otsukare Thoughts after a day of work

Magic Strings and User Agent Sniffing

User Agent sniffing is bad most of the time. It creates a lot of issues. It relies on the idea that a Web site should be working only for a few browser vendors. But User Agent sniffing becomes really unacceptable when the site definitely exclude specific browsers based on their user agent string. Even more so when we realize that once the user agent string has been spoofed, it is possible to access and use the content of the Web site.

Let’s take an example from last week, the exact domain name is not important, so let’s call it: It always starts with one or more bug reports of Opera users saying. I’m a customer of the company Bad Inc. and I’m not able to access the Web site with my browser. Then, we check if it’s a bug in Opera or an issue with the Web site. curl is a wonderful tool to quickly test what’s goint in between the browser and the server.

So let’s start. We check with Firefox, Safari and Opera and look what is working and not working. The combination is not always the same. In this case it was working with Safari, Firefox and not working in Opera. Let’s switch to the command line. The option I in curl creates a HEAD HTTP request.

% curl -sI
HTTP/1.1 404 Not Found

That means that the server is clearly doing “whitelist” user agent sniffing. It allows only what it knows and blocks the rest. Let’s try with a Webkit user agent string.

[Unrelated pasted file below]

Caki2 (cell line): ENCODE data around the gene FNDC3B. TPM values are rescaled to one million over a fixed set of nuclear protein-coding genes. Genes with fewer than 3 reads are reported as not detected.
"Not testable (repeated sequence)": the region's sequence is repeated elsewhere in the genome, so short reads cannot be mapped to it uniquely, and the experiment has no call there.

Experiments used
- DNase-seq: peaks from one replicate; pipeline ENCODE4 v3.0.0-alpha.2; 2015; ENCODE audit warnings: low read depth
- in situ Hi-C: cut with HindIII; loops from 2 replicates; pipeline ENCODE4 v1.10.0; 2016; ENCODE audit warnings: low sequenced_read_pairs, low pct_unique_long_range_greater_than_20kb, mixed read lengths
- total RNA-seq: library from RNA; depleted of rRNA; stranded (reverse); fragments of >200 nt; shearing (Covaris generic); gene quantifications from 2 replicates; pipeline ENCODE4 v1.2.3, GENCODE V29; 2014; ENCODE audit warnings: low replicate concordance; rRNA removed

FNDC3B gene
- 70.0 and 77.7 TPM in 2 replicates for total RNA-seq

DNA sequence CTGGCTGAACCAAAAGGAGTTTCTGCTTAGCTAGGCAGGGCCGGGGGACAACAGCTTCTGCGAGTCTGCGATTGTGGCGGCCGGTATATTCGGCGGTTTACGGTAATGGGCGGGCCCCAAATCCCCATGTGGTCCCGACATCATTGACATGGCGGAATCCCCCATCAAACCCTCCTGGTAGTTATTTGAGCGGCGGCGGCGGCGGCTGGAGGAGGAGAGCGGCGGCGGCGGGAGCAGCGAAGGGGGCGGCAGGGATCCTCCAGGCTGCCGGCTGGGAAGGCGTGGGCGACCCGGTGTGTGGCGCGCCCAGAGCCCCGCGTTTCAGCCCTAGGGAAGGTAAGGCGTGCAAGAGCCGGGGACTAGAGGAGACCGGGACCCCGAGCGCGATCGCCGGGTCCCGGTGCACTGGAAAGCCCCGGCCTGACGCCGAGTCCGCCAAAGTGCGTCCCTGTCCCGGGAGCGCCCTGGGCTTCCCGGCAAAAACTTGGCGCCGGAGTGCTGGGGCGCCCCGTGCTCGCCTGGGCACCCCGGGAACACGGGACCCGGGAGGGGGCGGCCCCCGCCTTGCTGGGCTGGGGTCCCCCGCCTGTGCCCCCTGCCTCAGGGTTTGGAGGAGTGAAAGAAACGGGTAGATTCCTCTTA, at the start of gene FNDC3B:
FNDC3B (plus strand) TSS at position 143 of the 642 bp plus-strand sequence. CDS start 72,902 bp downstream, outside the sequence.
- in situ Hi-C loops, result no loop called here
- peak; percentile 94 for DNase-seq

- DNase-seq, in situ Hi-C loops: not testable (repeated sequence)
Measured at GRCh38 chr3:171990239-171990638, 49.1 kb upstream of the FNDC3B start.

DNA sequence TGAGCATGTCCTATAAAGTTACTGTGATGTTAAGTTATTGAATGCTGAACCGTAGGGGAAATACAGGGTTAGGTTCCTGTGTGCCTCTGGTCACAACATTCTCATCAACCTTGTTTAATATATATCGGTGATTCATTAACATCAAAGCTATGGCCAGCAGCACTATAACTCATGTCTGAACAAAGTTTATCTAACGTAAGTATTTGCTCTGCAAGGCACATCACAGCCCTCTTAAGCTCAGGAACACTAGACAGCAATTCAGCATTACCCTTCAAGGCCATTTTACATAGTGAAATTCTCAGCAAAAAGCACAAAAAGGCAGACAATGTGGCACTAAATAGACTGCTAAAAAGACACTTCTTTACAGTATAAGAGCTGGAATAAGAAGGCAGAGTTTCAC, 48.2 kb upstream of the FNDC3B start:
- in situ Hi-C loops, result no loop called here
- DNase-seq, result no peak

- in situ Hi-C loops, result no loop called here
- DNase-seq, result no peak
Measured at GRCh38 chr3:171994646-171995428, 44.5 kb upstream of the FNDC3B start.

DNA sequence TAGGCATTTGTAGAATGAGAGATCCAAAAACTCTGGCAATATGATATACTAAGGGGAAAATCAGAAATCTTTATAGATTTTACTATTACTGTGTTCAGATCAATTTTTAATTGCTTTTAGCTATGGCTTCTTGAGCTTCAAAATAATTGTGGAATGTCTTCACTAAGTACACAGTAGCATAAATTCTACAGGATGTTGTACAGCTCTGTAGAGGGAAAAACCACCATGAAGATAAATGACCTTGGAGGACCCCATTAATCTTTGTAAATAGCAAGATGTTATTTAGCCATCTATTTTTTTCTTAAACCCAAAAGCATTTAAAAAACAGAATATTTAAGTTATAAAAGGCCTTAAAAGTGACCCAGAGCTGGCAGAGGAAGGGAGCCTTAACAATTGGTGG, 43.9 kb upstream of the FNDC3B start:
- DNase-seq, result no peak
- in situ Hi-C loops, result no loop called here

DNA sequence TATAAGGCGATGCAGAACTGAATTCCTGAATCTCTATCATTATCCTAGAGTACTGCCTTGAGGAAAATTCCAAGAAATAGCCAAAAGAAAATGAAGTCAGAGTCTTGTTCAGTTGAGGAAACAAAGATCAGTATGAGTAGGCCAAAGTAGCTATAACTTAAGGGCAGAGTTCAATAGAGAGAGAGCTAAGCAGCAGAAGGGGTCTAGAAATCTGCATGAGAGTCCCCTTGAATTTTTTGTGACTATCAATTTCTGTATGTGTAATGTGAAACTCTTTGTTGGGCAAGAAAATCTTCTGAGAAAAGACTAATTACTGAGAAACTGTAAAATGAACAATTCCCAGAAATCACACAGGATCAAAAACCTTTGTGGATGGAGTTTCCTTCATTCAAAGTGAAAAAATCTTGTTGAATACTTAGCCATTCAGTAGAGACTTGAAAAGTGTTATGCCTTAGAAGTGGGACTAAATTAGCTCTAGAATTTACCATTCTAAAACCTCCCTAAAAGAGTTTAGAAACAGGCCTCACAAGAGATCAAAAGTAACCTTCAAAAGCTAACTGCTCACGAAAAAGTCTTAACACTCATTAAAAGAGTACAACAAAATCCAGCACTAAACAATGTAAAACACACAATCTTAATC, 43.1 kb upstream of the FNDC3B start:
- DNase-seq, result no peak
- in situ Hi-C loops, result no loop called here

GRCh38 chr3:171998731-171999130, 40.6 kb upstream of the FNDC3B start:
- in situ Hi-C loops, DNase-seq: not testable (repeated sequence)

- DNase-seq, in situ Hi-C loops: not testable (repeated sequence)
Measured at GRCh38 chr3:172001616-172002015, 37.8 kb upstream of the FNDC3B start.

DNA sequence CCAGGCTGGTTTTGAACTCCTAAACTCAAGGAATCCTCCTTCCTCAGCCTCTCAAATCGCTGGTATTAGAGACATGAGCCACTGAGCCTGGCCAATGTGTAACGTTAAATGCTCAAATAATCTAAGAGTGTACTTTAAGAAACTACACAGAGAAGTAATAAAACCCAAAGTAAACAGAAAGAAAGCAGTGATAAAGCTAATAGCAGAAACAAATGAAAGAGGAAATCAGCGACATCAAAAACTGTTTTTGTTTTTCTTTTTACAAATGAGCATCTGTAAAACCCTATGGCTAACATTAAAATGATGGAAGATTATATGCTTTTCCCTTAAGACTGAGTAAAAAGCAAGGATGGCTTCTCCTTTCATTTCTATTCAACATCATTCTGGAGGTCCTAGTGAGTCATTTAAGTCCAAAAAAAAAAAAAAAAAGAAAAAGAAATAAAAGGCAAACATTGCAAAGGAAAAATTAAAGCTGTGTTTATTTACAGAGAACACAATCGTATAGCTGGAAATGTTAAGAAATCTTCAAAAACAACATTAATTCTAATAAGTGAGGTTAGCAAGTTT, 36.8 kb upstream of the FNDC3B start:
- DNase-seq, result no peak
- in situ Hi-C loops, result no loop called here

% curl -sI -A "Mozilla/5.0 (Macintosh; U; Intel Mac OS X 10_6_5; de-de) AppleWebKit/534.15+ (KHTML, like Gecko) Version/5.0.3 Safari/533.19.4"
HTTP/1.1 200 OK

It is working and with Opera?

% curl -sI -A "Opera/9.80 (Macintosh; Intel Mac OS X 10.6.6; U; fr) Presto/2.7.62 Version/11.00"
HTTP/1.1 404 Not Found

Not working. At this point the issue is clear the next step will be to contact the site and ask them to modify their server side user agent sniffing to include Opera or even better to include everyone else. But I was wondering what exactly triggered the user agent sniffing. For example, I tried to reduce the user agent string to Mozilla only.

% curl -sI -A "Mozilla"
HTTP/1.1 404 Not Found

Not working that’s not it. What about Gecko?

% curl -sI -A "Gecko"
HTTP/1.1 404 Not Found

Not working either… hmmm… ok one more try.

% curl -sI -A "Mozilla Gecko"
HTTP/1.1 200 OK

Bingo! But what about IE it doesn’t have Gecko in its user agent string. after trial and errors I got

% curl -sI -A "Mozilla MSIE 6"
HTTP/1.1 200 OK

with MSIE n, where the n >= 6. Put a 5 in there and it stops working. I thought ok that’s interesting what about adding these strings to Opera.

% curl -sI -A "Opera/9.80 (Macintosh; Intel Mac OS X 10.6.6; U; fr) Presto/2.7.62 Version/11.00 Mozilla Gecko"
HTTP/1.1 404 Not Found

Hmmm. oh! One more try

% curl -sI -A "Mozilla Opera/9.80 (Macintosh; Intel Mac OS X 10.6.6; U; fr) Presto/2.7.62 Version/11.00 Gecko"
HTTP/1.1 200 OK

Bingo! The site is working. Big smile and then head banging on the table on realizing how it is dumb. What did I say? ah yes, do not use user agent sniffing if you do not know what you are doing.